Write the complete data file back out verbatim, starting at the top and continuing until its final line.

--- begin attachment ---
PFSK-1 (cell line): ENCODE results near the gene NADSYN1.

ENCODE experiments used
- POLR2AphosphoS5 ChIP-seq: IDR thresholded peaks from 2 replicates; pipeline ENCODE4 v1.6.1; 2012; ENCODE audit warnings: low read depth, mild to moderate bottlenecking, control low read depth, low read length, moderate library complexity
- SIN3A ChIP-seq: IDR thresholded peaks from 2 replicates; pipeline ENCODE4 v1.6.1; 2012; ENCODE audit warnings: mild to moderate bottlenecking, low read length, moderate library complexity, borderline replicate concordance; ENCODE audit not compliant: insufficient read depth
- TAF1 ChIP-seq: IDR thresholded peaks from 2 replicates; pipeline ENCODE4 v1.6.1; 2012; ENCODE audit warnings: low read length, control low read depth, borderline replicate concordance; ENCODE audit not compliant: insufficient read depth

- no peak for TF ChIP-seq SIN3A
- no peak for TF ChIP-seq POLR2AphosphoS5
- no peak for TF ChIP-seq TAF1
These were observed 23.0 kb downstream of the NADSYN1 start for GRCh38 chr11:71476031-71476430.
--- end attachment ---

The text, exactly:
PFSK-1 (cell line): ENCODE results near the gene NADSYN1.

ENCODE experiments used
- POLR2AphosphoS5 ChIP-seq: IDR thresholded peaks from 2 replicates; pipeline ENCODE4 v1.6.1; 2012; ENCODE audit warnings: low read depth, mild to moderate bottlenecking, control low read depth, low read length, moderate library complexity
- SIN3A ChIP-seq: IDR thresholded peaks from 2 replicates; pipeline ENCODE4 v1.6.1; 2012; ENCODE audit warnings: mild to moderate bottlenecking, low read length, moderate library complexity, borderline replicate concordance; ENCODE audit not compliant: insufficient read depth
- TAF1 ChIP-seq: IDR thresholded peaks from 2 replicates; pipeline ENCODE4 v1.6.1; 2012; ENCODE audit warnings: low read length, control low read depth, borderline replicate concordance; ENCODE audit not compliant: insufficient read depth

- no peak for TF ChIP-seq SIN3A
- no peak for TF ChIP-seq POLR2AphosphoS5
- no peak for TF ChIP-seq TAF1
These were observed 23.0 kb downstream of the NADSYN1 start for GRCh38 chr11:71476031-71476430.